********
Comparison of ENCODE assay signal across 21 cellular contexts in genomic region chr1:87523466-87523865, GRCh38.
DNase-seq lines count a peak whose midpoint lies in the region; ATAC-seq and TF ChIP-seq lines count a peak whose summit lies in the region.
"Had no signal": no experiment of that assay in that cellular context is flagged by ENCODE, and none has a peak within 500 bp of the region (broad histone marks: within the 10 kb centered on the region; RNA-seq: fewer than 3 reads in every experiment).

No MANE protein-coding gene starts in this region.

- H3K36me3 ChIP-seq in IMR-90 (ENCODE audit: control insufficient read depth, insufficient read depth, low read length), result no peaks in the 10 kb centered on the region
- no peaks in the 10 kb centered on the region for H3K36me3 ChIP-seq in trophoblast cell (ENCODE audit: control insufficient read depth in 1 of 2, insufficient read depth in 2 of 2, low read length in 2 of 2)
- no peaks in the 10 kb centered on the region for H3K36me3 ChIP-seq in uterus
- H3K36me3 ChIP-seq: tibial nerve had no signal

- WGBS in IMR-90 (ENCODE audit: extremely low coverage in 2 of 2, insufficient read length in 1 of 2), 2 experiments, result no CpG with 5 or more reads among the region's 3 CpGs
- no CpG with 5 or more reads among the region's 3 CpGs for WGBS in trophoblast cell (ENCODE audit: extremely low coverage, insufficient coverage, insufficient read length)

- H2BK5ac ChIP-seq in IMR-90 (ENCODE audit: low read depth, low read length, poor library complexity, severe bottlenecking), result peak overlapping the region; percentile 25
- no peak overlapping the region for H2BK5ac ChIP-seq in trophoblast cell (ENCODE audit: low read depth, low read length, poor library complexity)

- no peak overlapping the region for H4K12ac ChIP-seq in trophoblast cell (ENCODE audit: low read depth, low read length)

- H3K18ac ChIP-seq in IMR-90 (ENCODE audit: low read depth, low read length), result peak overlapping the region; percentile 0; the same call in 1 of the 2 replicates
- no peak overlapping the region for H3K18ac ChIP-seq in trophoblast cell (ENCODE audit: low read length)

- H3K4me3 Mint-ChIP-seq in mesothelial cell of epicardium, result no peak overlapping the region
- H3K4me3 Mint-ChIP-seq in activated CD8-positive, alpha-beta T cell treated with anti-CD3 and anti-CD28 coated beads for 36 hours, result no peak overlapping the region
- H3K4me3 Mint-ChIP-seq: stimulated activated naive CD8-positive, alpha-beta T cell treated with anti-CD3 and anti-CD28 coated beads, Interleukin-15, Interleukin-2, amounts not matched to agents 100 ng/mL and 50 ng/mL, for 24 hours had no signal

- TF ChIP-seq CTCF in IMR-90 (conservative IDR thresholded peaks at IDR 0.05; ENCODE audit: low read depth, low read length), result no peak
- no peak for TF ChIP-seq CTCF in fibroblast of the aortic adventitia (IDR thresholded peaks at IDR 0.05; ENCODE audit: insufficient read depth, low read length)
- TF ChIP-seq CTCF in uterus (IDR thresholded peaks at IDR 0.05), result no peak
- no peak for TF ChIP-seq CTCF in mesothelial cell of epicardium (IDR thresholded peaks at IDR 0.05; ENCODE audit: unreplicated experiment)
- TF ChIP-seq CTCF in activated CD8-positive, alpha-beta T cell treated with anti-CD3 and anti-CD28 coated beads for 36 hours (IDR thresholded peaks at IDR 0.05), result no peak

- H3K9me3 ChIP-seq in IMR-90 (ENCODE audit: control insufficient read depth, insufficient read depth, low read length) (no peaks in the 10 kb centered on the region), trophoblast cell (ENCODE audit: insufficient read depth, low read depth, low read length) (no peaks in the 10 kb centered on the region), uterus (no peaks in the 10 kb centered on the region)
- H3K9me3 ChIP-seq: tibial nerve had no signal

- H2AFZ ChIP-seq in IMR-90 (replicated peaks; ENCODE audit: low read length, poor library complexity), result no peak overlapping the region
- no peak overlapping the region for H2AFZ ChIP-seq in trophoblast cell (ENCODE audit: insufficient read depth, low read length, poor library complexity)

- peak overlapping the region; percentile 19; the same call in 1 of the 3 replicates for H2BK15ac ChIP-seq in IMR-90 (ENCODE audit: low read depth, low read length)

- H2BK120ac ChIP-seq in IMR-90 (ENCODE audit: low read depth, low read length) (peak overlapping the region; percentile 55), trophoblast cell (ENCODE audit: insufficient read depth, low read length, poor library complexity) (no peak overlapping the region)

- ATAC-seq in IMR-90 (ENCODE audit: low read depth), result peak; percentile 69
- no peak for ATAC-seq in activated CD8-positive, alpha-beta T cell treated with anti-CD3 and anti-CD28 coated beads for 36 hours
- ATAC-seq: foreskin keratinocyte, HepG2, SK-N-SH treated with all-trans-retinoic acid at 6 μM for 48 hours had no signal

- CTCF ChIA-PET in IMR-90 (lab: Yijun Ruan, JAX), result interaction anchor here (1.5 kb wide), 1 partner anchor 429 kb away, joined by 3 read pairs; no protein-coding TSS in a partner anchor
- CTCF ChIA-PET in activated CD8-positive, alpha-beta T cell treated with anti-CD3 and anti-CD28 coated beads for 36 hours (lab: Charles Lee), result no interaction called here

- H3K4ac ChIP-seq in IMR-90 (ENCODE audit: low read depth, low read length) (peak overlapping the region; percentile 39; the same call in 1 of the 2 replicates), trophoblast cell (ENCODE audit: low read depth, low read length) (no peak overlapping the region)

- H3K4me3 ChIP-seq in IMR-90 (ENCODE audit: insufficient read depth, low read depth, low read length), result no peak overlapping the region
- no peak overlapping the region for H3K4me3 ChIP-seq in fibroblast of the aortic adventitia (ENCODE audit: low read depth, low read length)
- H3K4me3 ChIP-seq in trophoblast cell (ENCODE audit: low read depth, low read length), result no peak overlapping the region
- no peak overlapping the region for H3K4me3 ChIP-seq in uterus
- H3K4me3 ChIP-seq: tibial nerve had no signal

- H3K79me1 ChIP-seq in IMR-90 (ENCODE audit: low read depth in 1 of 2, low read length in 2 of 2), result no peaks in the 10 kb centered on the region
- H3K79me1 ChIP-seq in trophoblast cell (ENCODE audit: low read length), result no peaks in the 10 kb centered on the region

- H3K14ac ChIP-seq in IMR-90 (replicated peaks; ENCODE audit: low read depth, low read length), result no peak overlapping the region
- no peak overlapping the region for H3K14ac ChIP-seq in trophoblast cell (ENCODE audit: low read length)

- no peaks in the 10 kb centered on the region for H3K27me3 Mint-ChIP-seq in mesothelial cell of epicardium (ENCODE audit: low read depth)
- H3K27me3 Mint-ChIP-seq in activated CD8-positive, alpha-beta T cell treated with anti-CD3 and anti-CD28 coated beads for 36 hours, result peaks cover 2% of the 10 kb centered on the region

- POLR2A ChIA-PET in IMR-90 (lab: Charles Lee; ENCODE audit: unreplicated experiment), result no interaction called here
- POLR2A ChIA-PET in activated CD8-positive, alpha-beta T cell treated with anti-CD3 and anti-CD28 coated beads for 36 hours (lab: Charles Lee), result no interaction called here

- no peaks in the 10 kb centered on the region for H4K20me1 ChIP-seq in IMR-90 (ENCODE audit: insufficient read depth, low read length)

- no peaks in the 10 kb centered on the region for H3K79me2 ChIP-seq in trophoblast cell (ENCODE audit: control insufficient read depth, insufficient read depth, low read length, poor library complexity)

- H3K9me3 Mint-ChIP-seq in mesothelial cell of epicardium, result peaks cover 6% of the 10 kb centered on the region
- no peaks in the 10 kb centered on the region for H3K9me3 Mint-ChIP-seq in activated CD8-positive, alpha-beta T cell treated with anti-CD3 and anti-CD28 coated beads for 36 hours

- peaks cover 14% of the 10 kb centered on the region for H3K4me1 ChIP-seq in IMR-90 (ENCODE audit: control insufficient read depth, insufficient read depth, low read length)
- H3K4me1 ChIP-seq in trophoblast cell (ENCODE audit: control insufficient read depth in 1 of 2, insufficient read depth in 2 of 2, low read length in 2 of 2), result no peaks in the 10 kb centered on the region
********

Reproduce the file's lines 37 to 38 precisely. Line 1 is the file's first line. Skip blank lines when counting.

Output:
- no peak overlapping the region for H3K4me3 ChIP-seq in fibroblast of the aortic adventitia (ENCODE audit: low read depth, low read length)
- H3K4me3 ChIP-seq in trophoblast cell (ENCODE audit: low read depth, low read length), result no peak overlapping the region